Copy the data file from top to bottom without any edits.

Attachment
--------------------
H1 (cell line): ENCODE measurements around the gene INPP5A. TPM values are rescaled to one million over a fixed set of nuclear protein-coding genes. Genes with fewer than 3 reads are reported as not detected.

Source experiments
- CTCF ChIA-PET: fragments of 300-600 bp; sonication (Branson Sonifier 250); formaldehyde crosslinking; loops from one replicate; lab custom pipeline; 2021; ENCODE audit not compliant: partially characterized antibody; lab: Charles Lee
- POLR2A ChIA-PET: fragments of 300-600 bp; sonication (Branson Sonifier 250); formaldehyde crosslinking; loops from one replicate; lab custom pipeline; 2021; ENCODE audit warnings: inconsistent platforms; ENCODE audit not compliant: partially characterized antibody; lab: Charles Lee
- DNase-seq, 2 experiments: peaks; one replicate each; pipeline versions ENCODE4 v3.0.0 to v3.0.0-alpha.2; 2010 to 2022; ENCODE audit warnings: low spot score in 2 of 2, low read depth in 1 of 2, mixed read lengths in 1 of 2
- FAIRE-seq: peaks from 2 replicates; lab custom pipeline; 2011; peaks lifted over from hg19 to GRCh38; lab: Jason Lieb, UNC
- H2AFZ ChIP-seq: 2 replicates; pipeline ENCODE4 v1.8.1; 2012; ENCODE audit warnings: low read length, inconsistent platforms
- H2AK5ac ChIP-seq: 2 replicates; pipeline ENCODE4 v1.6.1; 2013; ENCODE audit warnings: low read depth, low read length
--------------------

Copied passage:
H1 (cell line): ENCODE measurements around the gene INPP5A. TPM values are rescaled to one million over a fixed set of nuclear protein-coding genes. Genes with fewer than 3 reads are reported as not detected.

Source experiments
- CTCF ChIA-PET: fragments of 300-600 bp; sonication (Branson Sonifier 250); formaldehyde crosslinking; loops from one replicate; lab custom pipeline; 2021; ENCODE audit not compliant: partially characterized antibody; lab: Charles Lee
- POLR2A ChIA-PET: fragments of 300-600 bp; sonication (Branson Sonifier 250); formaldehyde crosslinking; loops from one replicate; lab custom pipeline; 2021; ENCODE audit warnings: inconsistent platforms; ENCODE audit not compliant: partially characterized antibody; lab: Charles Lee
- DNase-seq, 2 experiments: peaks; one replicate each; pipeline versions ENCODE4 v3.0.0 to v3.0.0-alpha.2; 2010 to 2022; ENCODE audit warnings: low spot score in 2 of 2, low read depth in 1 of 2, mixed read lengths in 1 of 2
- FAIRE-seq: peaks from 2 replicates; lab custom pipeline; 2011; peaks lifted over from hg19 to GRCh38; lab: Jason Lieb, UNC
- H2AFZ ChIP-seq: 2 replicates; pipeline ENCODE4 v1.8.1; 2012; ENCODE audit warnings: low read length, inconsistent platforms
- H2AK5ac ChIP-seq: 2 replicates; pipeline ENCODE4 v1.6.1; 2013; ENCODE audit warnings: low read depth, low read length